Two women were reportedly fired by Lululemon, an “athleisure” company, after they attempted to stop thieves from ransacking a store in the Atlanta area and called police to report the robbery.
In April, former Lululemon employees Rachel Rogers and Jennifer Ferguson confronted and recorded a group of thieves in their store located in Peachtree Corners, Georgia.
Rogers and Ferguson say that they were told they had violated Lululemon’s “zero-tolerance policy” that prohibits them from taking any action in response to theft — even simply calling the police.
“We are not supposed to get in the way. You kind of clear path for whatever they’re going to do,” Ferguson said. “And then, after it’s over, you scan a QR code. And that’s that. We’ve been told not to put it in any notes, because that might scare other people. We’re not supposed to call the police, not really supposed to talk about it.”
The Post Millennial shared video of the incident recorded by Rogers on Twitter — which showed a group of thieves wearing jackets, hoods and masks running out of the shop with clothes in their hands as employees demand that they leave the premises.
According to a review of Lululemon’s company policy by Business Insider, Rogers and Ferguson were likely fired for confronting and recording the thieves, not for calling the police.
Lululemon also provided a statement to Fox Business in response to the incident.
“The safety and security of our employees and guests is always Lululemon’s top priority, and we have policies and protocols in place to uphold a safe environment,” a Lululemon spokesperson told the outlet. “We take thefts and vandalism very seriously and our focus right now is supporting our educators, as well as continuing to collaborate with local partners and law enforcement.”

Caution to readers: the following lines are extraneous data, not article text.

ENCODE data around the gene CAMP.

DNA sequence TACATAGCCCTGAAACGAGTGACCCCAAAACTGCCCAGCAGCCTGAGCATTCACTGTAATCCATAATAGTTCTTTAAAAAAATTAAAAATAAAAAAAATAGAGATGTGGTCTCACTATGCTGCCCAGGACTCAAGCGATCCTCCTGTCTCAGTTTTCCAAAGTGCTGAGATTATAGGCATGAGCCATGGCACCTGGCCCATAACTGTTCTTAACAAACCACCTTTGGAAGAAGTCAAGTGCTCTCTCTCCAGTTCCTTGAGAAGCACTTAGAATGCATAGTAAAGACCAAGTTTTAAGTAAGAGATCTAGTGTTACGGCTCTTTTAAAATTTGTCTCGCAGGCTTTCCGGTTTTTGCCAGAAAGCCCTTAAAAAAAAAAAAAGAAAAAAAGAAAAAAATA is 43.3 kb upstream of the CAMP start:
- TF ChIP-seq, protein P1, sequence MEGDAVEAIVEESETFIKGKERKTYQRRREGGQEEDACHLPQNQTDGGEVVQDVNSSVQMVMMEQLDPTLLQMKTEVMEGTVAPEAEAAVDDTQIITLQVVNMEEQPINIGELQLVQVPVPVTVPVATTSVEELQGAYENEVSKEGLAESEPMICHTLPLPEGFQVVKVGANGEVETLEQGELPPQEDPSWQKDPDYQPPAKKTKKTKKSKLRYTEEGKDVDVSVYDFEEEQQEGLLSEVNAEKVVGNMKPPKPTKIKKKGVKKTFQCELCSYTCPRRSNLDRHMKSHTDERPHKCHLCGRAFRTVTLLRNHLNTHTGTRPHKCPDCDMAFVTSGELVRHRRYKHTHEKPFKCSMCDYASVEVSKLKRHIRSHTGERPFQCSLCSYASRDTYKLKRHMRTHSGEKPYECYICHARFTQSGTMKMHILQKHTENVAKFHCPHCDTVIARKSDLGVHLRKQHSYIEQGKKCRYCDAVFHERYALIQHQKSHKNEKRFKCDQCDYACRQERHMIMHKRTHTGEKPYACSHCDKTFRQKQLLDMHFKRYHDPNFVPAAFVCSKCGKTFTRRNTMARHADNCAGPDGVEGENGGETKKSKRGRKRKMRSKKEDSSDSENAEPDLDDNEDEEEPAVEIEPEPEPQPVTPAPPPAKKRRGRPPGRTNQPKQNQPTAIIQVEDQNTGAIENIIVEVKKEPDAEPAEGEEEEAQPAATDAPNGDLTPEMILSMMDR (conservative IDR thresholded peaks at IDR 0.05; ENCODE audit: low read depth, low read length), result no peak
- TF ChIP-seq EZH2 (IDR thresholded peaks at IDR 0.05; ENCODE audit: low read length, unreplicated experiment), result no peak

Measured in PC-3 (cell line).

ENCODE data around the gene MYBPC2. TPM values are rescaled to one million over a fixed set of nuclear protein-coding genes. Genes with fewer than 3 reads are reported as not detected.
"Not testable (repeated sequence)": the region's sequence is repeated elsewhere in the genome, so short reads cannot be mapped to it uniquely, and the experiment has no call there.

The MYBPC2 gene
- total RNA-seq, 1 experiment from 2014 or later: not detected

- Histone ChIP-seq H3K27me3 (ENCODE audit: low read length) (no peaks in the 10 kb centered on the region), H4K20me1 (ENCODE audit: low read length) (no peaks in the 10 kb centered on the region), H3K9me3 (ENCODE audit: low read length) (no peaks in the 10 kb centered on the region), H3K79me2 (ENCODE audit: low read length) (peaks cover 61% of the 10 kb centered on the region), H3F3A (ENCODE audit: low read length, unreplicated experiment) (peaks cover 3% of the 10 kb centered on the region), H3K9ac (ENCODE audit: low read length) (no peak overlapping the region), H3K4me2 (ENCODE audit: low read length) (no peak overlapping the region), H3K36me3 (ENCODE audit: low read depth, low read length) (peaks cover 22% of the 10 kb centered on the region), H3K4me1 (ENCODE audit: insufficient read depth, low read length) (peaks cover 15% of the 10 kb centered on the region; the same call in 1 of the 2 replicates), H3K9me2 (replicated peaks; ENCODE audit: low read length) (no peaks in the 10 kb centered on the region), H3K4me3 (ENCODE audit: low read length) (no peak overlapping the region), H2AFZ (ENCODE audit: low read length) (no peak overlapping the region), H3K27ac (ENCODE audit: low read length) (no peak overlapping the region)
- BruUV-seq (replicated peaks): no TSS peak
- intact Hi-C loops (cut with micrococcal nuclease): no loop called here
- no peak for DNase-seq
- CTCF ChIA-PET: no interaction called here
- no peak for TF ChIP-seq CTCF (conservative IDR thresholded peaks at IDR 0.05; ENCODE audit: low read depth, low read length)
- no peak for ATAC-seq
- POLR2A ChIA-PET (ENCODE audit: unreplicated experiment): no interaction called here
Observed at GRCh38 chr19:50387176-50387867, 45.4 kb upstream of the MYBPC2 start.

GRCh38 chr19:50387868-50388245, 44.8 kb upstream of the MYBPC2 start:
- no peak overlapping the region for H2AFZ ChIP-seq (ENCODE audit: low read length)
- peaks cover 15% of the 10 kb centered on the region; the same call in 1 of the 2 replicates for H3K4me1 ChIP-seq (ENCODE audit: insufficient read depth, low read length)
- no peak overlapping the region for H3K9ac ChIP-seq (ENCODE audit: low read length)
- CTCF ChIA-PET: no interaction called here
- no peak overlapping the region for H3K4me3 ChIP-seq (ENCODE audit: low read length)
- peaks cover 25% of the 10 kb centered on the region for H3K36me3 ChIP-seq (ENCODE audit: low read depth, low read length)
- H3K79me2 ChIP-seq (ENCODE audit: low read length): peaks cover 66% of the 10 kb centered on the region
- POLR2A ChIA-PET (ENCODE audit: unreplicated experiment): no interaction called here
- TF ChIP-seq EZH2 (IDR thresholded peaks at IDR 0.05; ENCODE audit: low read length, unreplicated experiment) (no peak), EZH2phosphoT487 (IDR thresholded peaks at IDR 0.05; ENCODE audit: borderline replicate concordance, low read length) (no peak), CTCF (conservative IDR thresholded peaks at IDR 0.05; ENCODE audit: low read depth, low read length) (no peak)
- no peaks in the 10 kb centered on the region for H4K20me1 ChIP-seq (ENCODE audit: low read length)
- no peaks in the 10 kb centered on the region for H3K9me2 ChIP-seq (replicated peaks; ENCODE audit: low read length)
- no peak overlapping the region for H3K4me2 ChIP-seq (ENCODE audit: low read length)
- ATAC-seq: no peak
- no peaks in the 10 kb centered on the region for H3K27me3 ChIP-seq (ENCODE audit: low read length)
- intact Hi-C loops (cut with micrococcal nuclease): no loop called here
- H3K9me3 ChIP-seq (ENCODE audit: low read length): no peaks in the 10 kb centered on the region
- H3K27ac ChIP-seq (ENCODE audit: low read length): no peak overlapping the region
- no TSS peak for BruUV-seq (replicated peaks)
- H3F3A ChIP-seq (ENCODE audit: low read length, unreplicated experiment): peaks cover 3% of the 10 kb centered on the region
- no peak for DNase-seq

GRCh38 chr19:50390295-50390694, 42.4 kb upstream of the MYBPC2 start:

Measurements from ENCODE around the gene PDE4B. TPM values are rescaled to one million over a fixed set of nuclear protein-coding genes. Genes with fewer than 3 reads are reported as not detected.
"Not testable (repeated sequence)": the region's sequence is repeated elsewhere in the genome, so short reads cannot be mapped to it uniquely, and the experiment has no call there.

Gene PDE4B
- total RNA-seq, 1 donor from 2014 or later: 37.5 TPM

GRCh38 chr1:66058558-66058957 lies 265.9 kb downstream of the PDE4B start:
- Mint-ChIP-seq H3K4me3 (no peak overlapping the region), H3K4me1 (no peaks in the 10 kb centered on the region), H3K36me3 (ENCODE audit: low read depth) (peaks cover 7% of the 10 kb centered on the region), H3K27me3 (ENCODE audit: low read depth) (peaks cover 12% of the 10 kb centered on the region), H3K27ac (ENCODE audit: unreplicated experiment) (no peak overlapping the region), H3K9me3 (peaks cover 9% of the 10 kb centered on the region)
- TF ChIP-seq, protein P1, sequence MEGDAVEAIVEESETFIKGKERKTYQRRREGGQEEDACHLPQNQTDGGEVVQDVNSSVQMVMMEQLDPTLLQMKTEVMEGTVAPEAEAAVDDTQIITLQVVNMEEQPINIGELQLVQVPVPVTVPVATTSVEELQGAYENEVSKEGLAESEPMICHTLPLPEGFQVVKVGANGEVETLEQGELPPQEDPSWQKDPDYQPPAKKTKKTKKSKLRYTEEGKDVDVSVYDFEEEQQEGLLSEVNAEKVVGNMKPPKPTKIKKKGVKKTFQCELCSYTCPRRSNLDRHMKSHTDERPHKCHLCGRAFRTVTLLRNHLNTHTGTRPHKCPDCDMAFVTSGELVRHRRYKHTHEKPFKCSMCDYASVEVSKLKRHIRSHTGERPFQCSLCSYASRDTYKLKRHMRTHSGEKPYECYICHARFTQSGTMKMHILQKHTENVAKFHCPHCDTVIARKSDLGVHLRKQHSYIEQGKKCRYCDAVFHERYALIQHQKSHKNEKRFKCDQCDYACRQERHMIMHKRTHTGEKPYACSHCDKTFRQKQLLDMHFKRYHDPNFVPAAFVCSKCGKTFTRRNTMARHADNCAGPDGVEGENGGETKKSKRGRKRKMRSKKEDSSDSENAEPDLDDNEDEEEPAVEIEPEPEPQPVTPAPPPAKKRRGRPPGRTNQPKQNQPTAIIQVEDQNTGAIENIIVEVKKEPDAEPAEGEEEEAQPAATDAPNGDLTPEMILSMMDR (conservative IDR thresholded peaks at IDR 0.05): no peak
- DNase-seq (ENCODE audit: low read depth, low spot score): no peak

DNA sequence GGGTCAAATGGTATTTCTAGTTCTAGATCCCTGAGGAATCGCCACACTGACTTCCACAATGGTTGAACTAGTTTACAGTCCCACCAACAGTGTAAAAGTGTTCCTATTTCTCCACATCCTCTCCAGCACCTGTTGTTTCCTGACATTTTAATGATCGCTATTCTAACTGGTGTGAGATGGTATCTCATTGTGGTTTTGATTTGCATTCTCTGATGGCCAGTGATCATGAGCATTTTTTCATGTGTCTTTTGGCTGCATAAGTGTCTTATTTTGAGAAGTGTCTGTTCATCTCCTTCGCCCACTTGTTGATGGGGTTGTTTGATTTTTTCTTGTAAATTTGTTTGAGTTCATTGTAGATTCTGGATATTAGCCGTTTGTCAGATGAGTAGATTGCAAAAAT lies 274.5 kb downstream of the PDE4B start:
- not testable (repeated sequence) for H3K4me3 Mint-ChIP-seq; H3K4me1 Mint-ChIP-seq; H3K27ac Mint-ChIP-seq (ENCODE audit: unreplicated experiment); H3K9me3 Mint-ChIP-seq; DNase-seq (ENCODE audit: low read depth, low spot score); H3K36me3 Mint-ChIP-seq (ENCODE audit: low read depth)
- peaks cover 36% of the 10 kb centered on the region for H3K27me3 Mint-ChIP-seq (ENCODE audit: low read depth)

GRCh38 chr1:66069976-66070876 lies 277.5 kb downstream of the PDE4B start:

The shoplifters were arrested the day after the incident when they attempted another robbery, and have been charged with multiple felonies, according to a statement from investigators given to local ABC News affiliate WSB-TV.
Rogers and Ferguson have spoken out about the struggles caused by their abrupt firing, as unemployment has left them financially strained.
“That was my sole income,” Rogers said. “So, I did have to file for unemployment and use all of my savings to pay for my car payments, car insurance payments, my dog’s food, my food.”
“They put us in a bit of a bind. My husband is self-employed. So, we’re trying to figure out insurance,” Ferguson said, noting that she has four children.
This news comes amid a recent trend of groups of thieves ransacking stores with almost no response from police.
Radical leftist district attorneys across the country have been essentially encouraging this lawlessness with their soft-on-crime policies, while discouraging any response from storeowners and bystanders by charging anyone who dares to intervene to stop crimes from being committed. Companies have been responding to this trend with policies preventing interference by employees, while also locking up merchandise to prevent theft.
Meanwhile, many companies have decided to close their stores in high-crime areas, as they were losing too much money via theft to justify staying in business.